What did you think of the reading?
Continuing the journey through different body organs and their evolution from a primitive past, Shubin’s last chapters discussed the senses of smell, vision, and hearing. These pages provided insight as to the shift of organs and organ functions from their origins in fish and simpler organisms to their modern counterparts found in mammals like humans today. The last chapter, entitled “The Meaning of It All,” brilliantly tied all the evidence together to make connections that shocked me, as the reader. These revelations expertly explained our convoluted mammalian body layout, and previously inexplicable ailments, from the hiccups to hernias.
What did you learn from the reading?
The chapter about vision made some startling links between eyes in various species. I found it shocking how our camera-like eye emerged from the rudimentary light-capturing device found in limpets, nautili, and scallops. Even more astonishing were the discovered parallels between the eyeless gene of a fly and the Pax 6 gene in a mouse. When the focus shifted to our ears and their development, I learned about the exact internal processes that each part of this organ is responsible for, i.e. how it senses balance, perceives acceleration, and processes sounds. Shubin’s diagram adeptly conveyed the astounding alteration that transformed a reptilian jaw bone into a mammalian ear bone.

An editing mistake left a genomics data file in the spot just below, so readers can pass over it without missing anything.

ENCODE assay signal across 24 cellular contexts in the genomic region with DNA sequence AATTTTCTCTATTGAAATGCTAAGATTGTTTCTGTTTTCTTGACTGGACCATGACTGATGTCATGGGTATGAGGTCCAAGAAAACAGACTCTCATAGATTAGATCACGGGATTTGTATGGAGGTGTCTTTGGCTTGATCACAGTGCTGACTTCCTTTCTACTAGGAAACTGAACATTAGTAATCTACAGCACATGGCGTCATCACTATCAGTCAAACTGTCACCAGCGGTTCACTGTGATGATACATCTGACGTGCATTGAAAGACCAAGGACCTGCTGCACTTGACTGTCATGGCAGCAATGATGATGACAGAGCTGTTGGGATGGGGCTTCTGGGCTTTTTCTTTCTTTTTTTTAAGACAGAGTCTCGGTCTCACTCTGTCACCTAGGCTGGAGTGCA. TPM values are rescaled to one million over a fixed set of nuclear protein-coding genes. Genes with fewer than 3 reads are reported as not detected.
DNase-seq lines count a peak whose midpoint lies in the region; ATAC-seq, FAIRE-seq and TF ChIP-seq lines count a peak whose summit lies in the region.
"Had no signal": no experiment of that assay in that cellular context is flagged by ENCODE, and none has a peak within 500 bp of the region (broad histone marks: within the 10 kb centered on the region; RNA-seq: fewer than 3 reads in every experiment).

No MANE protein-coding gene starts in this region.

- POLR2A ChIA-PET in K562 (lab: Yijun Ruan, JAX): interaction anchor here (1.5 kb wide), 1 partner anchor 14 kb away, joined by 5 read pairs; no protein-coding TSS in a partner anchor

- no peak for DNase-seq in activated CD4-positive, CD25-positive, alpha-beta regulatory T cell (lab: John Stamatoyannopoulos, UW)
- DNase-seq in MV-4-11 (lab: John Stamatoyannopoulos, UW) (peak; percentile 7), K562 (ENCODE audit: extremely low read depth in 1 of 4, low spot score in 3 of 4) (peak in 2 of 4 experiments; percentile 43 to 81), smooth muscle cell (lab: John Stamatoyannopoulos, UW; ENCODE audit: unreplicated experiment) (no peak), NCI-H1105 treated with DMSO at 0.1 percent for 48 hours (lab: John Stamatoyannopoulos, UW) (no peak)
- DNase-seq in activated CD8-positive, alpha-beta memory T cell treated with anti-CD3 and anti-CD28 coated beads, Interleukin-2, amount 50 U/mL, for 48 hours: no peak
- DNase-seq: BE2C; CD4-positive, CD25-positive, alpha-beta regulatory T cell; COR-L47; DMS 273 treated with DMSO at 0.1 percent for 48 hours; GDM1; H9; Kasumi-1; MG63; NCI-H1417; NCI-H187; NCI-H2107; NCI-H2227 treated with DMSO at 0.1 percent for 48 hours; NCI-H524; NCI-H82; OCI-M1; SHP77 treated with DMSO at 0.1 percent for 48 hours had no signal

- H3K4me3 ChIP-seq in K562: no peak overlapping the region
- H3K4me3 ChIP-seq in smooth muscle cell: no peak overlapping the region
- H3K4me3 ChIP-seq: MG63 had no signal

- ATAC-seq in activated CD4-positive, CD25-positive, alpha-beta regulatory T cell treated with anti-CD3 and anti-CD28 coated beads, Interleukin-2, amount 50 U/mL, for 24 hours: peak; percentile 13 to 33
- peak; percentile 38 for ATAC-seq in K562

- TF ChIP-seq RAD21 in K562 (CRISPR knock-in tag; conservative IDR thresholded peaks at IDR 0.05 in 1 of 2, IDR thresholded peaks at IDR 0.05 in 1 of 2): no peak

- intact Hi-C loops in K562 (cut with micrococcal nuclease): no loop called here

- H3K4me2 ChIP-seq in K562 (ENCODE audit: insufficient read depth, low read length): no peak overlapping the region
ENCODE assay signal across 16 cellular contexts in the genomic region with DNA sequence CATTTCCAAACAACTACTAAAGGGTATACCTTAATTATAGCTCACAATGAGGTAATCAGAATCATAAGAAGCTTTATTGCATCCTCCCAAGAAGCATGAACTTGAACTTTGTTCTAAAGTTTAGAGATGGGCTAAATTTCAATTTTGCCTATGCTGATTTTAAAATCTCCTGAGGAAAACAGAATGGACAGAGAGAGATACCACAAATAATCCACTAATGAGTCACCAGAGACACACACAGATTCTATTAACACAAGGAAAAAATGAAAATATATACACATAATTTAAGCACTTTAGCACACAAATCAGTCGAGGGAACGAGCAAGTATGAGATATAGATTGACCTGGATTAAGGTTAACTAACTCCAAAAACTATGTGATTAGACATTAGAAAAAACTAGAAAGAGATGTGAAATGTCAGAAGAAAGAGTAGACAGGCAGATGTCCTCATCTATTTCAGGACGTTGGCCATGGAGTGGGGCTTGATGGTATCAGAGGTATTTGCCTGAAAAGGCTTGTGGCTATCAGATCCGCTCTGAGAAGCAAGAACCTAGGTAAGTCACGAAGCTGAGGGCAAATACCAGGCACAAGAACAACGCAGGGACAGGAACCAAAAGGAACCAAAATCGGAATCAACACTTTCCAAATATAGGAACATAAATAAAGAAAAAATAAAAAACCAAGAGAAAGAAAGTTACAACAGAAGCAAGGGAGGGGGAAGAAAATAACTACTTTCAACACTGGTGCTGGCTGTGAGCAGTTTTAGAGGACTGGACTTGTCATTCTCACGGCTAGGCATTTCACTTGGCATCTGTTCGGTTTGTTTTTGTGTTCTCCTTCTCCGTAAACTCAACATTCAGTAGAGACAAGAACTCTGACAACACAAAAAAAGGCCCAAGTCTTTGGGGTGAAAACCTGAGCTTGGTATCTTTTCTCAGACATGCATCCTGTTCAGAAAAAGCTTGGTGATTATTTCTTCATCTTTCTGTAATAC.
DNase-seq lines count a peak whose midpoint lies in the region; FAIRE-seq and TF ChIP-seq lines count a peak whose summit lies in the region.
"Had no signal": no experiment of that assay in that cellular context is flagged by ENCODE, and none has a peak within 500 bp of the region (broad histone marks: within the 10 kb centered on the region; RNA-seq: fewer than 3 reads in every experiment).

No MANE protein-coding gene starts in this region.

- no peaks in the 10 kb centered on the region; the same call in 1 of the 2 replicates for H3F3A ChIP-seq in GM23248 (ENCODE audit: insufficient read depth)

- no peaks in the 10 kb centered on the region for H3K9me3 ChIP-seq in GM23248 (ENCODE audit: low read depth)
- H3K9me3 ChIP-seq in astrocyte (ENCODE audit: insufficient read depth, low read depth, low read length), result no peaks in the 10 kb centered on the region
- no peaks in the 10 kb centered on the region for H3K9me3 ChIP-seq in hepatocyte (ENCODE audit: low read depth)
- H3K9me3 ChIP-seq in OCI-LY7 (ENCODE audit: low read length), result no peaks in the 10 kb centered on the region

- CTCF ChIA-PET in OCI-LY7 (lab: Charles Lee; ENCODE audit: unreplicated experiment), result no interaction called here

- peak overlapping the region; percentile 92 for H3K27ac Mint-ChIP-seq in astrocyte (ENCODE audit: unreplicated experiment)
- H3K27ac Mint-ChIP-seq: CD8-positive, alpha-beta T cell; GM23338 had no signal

I found the last chapter to be the most intriguing, as it really tied together all the loose ends, and- more importantly- described why all of this is relevant. Shubin utilized the effective analogy of the “bozo family tree” to exhibit how evolution is an editing process. In other words, he explained how small, subtle alterations between generations can yield such a dramatic species change, such as that from a humorless species to a “full bozo.” I was also interested in another analogy that likened looking at the human body to looking back in time; changing features within our bodies reflect changes in our atmosphere at points in our history. A branch off of this analogy consisted of attributing our various ailments to our fish ancestry. The origins of common medical conditions like hemorrhoids (due to our body’s incompatibility with a sedentary lifestyle) and hiccups (derived from an amphibian’s gill breathing) were expounded upon. These explanations were definitely the most eye-opening to me.
What questions do you still have?
One question I had from previous chapters still baffles me: can these connections between species be used in medical areas regarding congenital abnormalities like missing limbs? After the Pax 6 gene and the eyeless gene (seen in different animals) were proven interchangeable, the ability to restore amputated or ungrown limbs seemed more plausible to me.